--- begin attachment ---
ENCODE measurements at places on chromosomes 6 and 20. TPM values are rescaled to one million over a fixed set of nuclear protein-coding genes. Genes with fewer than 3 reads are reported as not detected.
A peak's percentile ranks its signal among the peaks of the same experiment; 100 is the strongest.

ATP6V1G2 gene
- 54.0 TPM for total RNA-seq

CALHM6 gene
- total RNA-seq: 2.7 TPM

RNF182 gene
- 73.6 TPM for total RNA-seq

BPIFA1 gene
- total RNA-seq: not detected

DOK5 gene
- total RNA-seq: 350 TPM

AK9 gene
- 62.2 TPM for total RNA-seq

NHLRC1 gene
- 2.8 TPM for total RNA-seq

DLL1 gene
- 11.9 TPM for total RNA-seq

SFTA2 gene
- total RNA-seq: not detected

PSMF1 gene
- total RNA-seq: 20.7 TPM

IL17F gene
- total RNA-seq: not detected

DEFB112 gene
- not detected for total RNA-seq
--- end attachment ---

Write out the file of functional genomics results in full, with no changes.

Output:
ENCODE measurements at places on chromosomes 6 and 20. TPM values are rescaled to one million over a fixed set of nuclear protein-coding genes. Genes with fewer than 3 reads are reported as not detected.
A peak's percentile ranks its signal among the peaks of the same experiment; 100 is the strongest.

ATP6V1G2 gene
- 54.0 TPM for total RNA-seq

CALHM6 gene
- total RNA-seq: 2.7 TPM

RNF182 gene
- 73.6 TPM for total RNA-seq

BPIFA1 gene
- total RNA-seq: not detected

DOK5 gene
- total RNA-seq: 350 TPM

AK9 gene
- 62.2 TPM for total RNA-seq

NHLRC1 gene
- 2.8 TPM for total RNA-seq

DLL1 gene
- 11.9 TPM for total RNA-seq

SFTA2 gene
- total RNA-seq: not detected

PSMF1 gene
- total RNA-seq: 20.7 TPM

IL17F gene
- total RNA-seq: not detected

DEFB112 gene
- not detected for total RNA-seq